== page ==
Driving / Electronic Speed Control:
Throughout Brazil, the police utilize automated, road-side radar to control highways speeds. Unlike the USA where this is not common practice, but seeing police is, this is how most speeding tickets get created. It is quite rare to see a car stopped by police in Brazil outside of a roadblock. Whether this is because there simply are not enough police, or they do not patrol for speed like in other countries is not really clear, but these little big-brother boxes probably cause more issues than they solve. Here's why - the majority of people speed like hell without care for the speed limit, until they come upon the speed control box at which point everyone hits the brakes at the last moment. Once passed the speed box, everyone goes like hell again to the next one. It's a bit crazy, but since these boxes send tickets automatically, and the tickets are expensive, everyone slows for them. The result as you might expect, is crazy traffic patterns of speeding, and braking wildly, speeding and crawling.
These boxes are almost always preceded by a sign indicating "fiscalização eletronica" with a number of meters indicating how far ahead the box is and the speed limit. The older boxes appear as cameras on a pole while the newer ones are road-side obelisks that show your speed digitally along with an indicator of red/yellow/green indicating if you just got a ticket (red), are going a bit too fast (yellow) or all clear (green). Again, awareness is key to knowing these are coming and not getting a ticket, but also to knowing everyone will suddenly be slamming on the brakes ahead.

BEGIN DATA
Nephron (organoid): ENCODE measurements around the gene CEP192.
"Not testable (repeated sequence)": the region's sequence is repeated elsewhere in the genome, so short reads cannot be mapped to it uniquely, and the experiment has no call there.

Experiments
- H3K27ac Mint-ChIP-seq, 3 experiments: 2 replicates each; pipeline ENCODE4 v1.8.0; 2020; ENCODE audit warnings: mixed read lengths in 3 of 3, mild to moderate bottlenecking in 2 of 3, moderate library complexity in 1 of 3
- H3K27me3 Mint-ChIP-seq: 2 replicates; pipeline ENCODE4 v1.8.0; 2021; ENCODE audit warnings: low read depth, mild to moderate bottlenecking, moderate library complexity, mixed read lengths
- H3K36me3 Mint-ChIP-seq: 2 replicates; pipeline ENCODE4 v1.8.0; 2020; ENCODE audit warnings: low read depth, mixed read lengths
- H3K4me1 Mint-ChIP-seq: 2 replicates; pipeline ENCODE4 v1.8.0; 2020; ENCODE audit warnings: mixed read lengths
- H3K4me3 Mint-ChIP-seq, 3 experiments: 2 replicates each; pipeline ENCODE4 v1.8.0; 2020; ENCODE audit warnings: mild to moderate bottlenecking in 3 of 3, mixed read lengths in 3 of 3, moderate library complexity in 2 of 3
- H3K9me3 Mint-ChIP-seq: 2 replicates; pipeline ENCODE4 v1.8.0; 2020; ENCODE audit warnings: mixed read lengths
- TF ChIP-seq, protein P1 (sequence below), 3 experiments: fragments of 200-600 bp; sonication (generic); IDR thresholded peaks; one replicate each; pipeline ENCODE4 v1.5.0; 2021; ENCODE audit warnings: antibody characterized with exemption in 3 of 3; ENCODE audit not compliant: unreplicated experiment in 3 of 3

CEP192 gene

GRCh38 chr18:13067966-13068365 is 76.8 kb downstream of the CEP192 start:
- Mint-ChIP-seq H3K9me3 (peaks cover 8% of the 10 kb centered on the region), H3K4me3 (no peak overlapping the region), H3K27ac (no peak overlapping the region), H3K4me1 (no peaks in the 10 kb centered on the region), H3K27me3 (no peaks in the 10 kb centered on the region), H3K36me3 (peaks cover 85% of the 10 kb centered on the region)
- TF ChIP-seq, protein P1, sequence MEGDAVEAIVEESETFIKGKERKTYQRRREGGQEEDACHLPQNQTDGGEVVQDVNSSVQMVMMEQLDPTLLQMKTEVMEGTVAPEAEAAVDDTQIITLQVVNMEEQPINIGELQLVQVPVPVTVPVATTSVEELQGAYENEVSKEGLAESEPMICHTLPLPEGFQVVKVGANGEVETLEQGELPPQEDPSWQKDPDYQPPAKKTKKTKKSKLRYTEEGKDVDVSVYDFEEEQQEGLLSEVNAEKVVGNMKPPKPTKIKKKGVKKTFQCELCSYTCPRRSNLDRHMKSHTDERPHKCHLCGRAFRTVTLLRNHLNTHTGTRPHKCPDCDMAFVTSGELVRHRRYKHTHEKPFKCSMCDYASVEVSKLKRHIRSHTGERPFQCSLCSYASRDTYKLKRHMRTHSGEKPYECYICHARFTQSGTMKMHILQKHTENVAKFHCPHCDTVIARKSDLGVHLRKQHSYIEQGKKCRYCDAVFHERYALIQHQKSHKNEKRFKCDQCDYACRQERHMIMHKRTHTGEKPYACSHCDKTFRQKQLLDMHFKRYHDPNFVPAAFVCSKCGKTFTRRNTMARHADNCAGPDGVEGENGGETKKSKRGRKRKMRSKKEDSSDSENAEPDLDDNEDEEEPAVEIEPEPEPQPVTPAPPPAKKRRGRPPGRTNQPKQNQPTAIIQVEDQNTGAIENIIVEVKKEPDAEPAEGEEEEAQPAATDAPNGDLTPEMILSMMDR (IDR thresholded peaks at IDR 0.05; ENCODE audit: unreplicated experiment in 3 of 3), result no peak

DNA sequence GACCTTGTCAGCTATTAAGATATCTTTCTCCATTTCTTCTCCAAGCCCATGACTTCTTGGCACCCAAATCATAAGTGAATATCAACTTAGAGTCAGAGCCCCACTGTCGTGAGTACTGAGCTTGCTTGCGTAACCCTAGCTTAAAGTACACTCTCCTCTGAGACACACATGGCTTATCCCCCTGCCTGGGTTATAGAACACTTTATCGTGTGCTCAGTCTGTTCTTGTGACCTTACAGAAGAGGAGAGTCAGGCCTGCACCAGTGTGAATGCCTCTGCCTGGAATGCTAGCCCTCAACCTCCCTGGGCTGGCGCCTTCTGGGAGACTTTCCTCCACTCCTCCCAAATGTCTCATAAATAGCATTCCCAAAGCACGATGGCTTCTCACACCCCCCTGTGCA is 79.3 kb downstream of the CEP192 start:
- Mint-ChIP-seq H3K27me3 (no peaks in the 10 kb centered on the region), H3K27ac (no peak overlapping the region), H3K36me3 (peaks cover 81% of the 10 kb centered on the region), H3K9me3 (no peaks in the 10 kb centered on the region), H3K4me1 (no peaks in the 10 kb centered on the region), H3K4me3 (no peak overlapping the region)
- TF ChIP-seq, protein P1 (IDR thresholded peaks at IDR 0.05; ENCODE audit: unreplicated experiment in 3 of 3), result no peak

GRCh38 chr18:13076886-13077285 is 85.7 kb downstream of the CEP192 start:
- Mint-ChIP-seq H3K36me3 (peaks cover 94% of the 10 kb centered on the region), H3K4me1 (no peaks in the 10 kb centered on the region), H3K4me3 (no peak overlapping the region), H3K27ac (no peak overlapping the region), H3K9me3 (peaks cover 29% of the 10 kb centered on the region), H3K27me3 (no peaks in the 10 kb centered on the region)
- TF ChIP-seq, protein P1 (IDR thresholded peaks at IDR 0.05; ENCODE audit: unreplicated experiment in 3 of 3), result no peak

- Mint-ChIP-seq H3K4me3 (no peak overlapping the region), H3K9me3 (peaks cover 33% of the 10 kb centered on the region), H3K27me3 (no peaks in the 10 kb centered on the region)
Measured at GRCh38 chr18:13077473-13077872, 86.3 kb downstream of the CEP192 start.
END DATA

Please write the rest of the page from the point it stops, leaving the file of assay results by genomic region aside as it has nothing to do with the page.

Driving / Being Stopped by Police:
I have been stopped at many police roadblocks while traveling in Brazil, but never pulled over. I also never encountered a problem.
There are a few kinds of police in Brazil, Military, Highway and Local. The local cops can be distinguished in Natal by the word ROCAM on their uniform. They generally travel in twos in buggy or by motorcycle. The military police are easy to spot, with automatic rifles (AR15s, FN FALs) at the ready, more of a military look about them and "Policia Militar" on their cars. Highway police are usually along primary roadways in an area where you must slow down and cross bumps to pass.
All police in Brazil generally will not bother you too much if you are a tourist. Of the times I have been stopped, all were at roadblocks, and we had no issues. If you get stopped for type of driving offense (rare), I can't comment on how that might turn out. Just obey the speed limits and you should be fine.
Getting the Bill & Tipping
When eating out, you will find it takes some time to get your bill. So, if you plan on leaving soon, ask for the bill THEN! If you wait until you WANT to leave to ask for the bill, you'll end up staying another 1/2 hour waiting.
So, just be sure to ask early and all will be good!
Also note that tipping above the cost of your bill is not customary in restaurants (this is true throughout all of Brazil). Gratuity is built right into the bill at 10%. As such, waitstaff do not expect to be tipped, and leaving money on a table after your meal as a tip is not necessary.
Here in the US, tipping is a customary 15 to 20% of your total bill and is not included unless you have 6 to 8 or more in your party.
In Brazil, 10% tip is always included in your bill and you're not expected to leave any more. If you do - well, you'll make great friends of all the wait staff!! But, you really don't need to. Brazilians NEVER leave money on the table after paying a bill. It's just not done. This kind of extra tipping is not expected so, just pay the bill and you're all set.